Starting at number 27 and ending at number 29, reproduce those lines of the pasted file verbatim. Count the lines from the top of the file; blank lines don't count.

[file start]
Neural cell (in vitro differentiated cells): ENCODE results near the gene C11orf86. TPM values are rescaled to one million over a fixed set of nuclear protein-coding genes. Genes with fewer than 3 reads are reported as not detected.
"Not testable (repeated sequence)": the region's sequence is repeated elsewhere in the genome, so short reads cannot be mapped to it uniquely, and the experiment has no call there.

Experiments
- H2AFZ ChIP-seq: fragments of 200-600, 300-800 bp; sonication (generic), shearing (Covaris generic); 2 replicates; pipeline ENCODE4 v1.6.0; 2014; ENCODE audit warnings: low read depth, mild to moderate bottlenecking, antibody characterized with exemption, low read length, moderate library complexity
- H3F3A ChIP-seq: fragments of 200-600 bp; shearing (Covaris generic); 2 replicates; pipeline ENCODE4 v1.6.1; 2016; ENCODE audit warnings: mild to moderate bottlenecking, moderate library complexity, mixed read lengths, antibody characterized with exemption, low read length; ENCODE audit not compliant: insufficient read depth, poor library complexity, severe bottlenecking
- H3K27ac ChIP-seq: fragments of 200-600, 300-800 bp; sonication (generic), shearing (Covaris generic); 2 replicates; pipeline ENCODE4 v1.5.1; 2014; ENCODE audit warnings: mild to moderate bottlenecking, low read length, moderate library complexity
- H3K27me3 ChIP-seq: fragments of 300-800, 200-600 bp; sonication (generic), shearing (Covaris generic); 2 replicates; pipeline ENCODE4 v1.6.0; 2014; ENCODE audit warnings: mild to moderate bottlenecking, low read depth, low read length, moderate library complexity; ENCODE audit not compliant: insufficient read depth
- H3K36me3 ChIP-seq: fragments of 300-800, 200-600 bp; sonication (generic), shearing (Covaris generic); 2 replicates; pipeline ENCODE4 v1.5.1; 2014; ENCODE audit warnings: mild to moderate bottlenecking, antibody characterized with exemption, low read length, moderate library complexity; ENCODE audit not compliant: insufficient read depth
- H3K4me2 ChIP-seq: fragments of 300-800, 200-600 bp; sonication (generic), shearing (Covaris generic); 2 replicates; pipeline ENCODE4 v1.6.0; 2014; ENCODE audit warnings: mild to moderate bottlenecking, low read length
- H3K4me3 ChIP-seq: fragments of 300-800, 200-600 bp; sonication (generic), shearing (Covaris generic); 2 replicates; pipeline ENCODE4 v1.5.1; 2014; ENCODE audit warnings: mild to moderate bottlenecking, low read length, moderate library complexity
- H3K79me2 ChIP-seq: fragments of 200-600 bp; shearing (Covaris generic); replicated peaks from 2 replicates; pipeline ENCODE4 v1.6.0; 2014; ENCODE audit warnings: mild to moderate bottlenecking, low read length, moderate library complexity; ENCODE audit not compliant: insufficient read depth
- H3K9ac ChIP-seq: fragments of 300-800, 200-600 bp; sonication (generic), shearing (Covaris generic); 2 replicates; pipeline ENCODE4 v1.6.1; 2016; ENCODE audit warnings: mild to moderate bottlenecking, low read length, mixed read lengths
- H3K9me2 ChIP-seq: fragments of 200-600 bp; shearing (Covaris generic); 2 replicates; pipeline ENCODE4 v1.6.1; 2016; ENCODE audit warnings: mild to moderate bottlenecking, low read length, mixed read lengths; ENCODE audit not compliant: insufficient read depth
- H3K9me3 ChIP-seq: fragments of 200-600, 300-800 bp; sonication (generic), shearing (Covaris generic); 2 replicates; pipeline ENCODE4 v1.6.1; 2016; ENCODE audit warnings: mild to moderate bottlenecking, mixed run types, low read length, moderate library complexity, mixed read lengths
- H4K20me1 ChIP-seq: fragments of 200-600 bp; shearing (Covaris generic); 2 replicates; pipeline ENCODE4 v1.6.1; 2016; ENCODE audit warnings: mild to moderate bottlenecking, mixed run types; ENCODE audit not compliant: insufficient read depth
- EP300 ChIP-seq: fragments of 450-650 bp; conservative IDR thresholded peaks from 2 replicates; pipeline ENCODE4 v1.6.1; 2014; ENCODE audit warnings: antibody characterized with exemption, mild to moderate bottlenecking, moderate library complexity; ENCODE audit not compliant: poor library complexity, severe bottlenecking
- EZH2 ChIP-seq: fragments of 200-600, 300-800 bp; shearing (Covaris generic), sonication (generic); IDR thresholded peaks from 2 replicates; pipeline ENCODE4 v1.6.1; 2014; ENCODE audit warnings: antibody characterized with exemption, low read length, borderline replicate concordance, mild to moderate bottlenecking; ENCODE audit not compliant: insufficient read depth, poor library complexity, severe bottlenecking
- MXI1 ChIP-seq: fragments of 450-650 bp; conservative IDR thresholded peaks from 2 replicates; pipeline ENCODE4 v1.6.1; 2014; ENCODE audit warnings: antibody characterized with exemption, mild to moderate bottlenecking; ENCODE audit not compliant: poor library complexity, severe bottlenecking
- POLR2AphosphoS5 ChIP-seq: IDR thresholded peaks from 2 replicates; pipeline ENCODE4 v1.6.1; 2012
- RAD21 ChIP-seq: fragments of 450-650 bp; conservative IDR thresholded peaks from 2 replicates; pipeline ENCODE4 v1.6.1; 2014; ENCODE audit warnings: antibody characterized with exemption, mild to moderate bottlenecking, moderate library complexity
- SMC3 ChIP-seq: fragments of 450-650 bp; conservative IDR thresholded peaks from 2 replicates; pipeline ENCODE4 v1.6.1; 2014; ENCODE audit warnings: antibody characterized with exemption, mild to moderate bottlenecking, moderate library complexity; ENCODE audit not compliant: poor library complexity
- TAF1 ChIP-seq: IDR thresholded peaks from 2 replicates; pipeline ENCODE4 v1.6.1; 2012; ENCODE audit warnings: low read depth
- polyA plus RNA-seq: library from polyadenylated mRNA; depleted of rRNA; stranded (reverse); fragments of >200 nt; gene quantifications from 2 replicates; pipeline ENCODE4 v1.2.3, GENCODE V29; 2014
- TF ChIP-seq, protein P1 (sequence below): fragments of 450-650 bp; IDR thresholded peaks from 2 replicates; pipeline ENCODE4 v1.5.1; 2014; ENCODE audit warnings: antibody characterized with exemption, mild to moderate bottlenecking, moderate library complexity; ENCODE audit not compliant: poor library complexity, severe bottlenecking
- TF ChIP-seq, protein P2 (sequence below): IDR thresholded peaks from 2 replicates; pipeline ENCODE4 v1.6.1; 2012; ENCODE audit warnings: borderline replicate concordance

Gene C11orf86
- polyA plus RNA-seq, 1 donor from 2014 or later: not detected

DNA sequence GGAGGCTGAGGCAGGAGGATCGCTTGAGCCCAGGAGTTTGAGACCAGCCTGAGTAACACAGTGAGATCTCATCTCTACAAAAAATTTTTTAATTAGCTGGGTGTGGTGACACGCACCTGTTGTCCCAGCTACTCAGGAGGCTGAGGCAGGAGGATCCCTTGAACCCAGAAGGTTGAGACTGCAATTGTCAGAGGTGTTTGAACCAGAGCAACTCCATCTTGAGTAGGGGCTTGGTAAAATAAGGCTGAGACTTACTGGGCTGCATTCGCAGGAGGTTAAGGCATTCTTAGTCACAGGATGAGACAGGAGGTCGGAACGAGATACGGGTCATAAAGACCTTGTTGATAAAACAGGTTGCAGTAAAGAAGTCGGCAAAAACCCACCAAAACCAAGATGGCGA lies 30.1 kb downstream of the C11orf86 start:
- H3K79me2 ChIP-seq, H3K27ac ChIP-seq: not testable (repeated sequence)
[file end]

- polyA plus RNA-seq, 1 donor from 2014 or later: not detected

DNA sequence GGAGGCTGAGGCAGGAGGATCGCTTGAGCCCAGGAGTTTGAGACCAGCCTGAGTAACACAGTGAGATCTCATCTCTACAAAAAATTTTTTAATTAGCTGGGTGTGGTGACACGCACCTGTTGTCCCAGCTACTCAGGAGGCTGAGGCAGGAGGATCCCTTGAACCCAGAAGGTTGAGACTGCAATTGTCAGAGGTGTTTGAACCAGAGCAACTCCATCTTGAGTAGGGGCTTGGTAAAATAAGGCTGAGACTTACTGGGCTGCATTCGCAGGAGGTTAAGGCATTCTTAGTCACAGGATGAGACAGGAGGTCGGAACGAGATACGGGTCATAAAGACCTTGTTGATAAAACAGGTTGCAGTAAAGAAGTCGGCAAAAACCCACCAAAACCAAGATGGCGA lies 30.1 kb downstream of the C11orf86 start:
- H3K79me2 ChIP-seq, H3K27ac ChIP-seq: not testable (repeated sequence)